Click these links to check out Amazon Fresh and Amazon Local.

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Data Visualization Assignment – Macy’s Thanksgiving Day Parade

Today we were able to test out a Data visualization tool called Infogr.am . Below you can see a link to a quick infographic that I’ve made regarding attendance at the Macy’s Thanksgiving Parade.

//e.infogr.am/macys-thanksgiving-day-parade-attendance-differences-between-1933-and-2013

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Which Stick Do You Want?

Not too long ago I wrote a post about the variety of streaming services available to users for watching television and movies. There has been an ongoing battle between streaming devices for your business. The companies involved in this battle are Google, Amazon, Apple, and Roku. Yesterday, however, Amazon announced their newest recruit, the Amazon Fire TV Stick. The Fire TV Stick is competing in a subcategory of small HDMI stick streaming devices against the Roku Streaming Stick and Google Chromecast. PCAdvisor’s comparison article outlines the differences in depth, but I’ll give just a brief overview of which of these three you may be looking for.

I think there are really only a few key categories of specifications to compare these devices: price, content, control/casting, games/misc.

Price – Chromecast
The price of these devices are all fairly similar. The Chromecast sells for $35, Amazon Fire TV Stick for $39 and Roku for $49.

Content – Roku
When it comes to content Roku is the winner. While Amazon and Google aren’t far behind, Roku has over 1,800 channels available.

Control – Roku/Amazon
The Amazon Fire TV Stick and Roku Streaming Stick both come with remote controls for choosing content. This is because these two sticks have actual software built into them where all of your channels are stored. The Chromecast, however, relies on your smartphone or tablet to run the operating software and merely ‘casts’ your applications onto your TV. The Roku can be controlled by a smart phone or tablet as a remote, as well. As an added competitive feature, Amazon Fire Stick allows you to do voice search to find titles without typing.Amazon and Roku are the real winners in this category, because of the variety of ways you can control the device, while not absolutely being tied to a tablet or phone.

Casting/Gaming – Chromecast
This section is more or less the ‘icing on the cake’ for many people, depending on what you’re looking for. The Chromecast can screen mirror your Google Chrome tabs from your PC and show your photos and videos from your phone. The Roku Streaming Stick has this smartphone ‘casting’ of photos and videos, too. If gaming is important to you the Amazon Stick has games built in, and the Chromecast can mirror your phone’s games. The Roku Stick cannot play games.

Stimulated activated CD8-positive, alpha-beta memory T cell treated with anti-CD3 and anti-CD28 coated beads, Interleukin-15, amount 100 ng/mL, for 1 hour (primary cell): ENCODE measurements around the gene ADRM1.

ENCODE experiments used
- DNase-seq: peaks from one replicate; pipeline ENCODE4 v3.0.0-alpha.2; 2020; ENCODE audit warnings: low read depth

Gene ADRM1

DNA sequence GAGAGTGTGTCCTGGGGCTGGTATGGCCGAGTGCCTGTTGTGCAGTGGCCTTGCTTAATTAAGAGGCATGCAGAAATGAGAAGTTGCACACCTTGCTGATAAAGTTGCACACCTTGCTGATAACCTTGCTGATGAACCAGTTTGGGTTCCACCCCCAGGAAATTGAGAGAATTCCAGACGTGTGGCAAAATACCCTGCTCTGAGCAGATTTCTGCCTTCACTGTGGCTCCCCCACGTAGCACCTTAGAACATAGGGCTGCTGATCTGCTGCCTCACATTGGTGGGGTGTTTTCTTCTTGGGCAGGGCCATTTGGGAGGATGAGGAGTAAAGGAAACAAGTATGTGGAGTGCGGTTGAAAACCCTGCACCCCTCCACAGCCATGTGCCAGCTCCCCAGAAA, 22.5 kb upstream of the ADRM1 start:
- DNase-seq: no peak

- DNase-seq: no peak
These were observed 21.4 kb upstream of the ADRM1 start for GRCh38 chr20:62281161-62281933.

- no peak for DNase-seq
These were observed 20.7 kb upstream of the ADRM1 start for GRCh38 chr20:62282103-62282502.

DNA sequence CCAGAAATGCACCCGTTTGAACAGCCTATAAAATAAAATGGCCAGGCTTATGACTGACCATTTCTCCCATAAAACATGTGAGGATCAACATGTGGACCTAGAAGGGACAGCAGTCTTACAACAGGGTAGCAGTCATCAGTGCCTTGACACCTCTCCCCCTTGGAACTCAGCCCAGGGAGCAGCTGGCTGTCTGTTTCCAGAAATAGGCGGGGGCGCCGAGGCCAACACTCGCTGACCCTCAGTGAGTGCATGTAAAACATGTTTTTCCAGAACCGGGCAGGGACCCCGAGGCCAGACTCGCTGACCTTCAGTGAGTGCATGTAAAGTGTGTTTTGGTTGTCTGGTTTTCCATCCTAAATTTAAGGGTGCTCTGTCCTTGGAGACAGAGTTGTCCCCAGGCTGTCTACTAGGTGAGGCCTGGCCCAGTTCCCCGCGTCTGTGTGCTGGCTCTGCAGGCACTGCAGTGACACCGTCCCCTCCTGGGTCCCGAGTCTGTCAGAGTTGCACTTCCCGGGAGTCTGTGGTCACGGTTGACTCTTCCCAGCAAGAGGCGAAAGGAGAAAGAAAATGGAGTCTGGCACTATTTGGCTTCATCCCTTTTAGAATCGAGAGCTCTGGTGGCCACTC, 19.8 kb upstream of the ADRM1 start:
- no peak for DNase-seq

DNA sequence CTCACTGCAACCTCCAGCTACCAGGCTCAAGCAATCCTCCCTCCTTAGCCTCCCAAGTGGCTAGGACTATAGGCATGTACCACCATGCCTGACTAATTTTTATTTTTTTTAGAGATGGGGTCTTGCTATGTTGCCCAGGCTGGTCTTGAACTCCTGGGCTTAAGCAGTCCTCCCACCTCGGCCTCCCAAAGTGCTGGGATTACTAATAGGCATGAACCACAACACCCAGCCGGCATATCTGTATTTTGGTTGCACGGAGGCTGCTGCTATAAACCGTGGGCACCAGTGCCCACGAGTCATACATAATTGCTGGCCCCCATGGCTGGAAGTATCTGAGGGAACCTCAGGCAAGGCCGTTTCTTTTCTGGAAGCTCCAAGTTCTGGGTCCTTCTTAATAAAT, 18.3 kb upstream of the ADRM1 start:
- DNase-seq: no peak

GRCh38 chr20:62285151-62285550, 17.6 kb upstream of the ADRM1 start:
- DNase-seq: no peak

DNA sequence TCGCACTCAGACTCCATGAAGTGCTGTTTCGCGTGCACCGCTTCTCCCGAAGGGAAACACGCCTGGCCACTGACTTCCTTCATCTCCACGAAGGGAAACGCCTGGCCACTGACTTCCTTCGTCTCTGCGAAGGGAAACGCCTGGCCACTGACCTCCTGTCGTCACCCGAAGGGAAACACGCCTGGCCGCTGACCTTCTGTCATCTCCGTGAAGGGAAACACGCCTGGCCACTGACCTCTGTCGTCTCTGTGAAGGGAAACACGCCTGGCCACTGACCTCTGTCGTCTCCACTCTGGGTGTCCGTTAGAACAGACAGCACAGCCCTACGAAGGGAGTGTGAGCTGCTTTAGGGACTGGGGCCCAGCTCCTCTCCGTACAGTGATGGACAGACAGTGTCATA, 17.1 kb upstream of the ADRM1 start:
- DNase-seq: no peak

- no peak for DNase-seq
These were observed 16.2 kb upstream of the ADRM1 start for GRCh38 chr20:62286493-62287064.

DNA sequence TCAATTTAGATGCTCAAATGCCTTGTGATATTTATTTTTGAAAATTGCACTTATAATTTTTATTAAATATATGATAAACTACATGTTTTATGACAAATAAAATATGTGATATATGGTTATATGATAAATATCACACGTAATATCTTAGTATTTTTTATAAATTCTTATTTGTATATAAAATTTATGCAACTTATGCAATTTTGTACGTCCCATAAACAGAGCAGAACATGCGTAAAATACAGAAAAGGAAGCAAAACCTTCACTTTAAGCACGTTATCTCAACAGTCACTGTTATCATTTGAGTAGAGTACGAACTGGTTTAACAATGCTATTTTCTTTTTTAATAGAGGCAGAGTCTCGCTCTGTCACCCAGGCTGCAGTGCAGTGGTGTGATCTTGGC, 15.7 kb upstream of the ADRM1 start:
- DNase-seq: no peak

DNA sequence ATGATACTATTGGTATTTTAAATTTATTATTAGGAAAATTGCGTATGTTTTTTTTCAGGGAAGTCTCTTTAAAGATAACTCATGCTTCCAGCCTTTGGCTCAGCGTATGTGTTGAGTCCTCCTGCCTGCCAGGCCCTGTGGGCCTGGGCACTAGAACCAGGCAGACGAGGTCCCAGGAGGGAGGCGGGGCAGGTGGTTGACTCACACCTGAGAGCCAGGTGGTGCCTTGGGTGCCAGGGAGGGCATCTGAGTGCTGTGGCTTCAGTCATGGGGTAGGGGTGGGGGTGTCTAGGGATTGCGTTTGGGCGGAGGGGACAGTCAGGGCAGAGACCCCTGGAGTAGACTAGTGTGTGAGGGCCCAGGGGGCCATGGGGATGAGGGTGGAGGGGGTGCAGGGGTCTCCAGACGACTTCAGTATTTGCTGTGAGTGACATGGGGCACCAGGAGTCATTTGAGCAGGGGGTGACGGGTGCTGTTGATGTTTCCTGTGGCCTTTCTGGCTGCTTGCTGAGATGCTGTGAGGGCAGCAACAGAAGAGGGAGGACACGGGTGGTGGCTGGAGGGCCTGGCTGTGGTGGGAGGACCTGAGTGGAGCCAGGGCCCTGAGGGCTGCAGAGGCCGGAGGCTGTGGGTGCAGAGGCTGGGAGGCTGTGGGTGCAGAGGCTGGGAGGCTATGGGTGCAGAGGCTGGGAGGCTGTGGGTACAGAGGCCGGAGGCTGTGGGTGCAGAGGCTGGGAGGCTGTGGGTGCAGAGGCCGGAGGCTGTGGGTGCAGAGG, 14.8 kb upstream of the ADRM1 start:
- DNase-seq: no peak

Conclusion
Chromecast – Cheapest $, no remote, content limited, cast and mirror phone/pc.

Amazon Fire TV Stick – Middle $, remote/voice control, good amount of content, games.

Roku Streaming Stick – Highest $, remote/smartphone control, the most content, casting.

Hopefully this helps you make a decision based on what you’re looking for. Be sure to visit each company’s site for more details:

Chromecast
Amazon Fire TV Stick
Roku Streaming Stick

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Hidden Gem – Streetcar Wine & Beer

Located in the heart of Jamaica Plain, Streetcar Wine & Beer is a retailer serving the local community with a variety of craft beer and wine. Michael Dupuy conceived the idea of a niche beer and wine boutique in late 2011, and began taking steps to open the store. In July 2012, Streetcar opened its doors to the public.

Michael Dupuy is the owner of Streetcar Beer & Wine, which opened in July 2012 in the Jamaica Plain neighborhood of Boston.

Michael Dupuy is the owner of Streetcar Beer & Wine, which opened in July 2012 in the Jamaica Plain neighborhood of Boston.

The name for Streetcar comes from the old former E-line Streetcar tracks that at one time ran along Centre Street through Jamaica Plain to Forest Hills station. According to Dupuy, these railroads were not removed, but rather paved over. “Streetcar is a metaphor for what is underground.” says Dupuy, “Much of the unique flavor of wine comes from what is beneath the ground, in the soil”.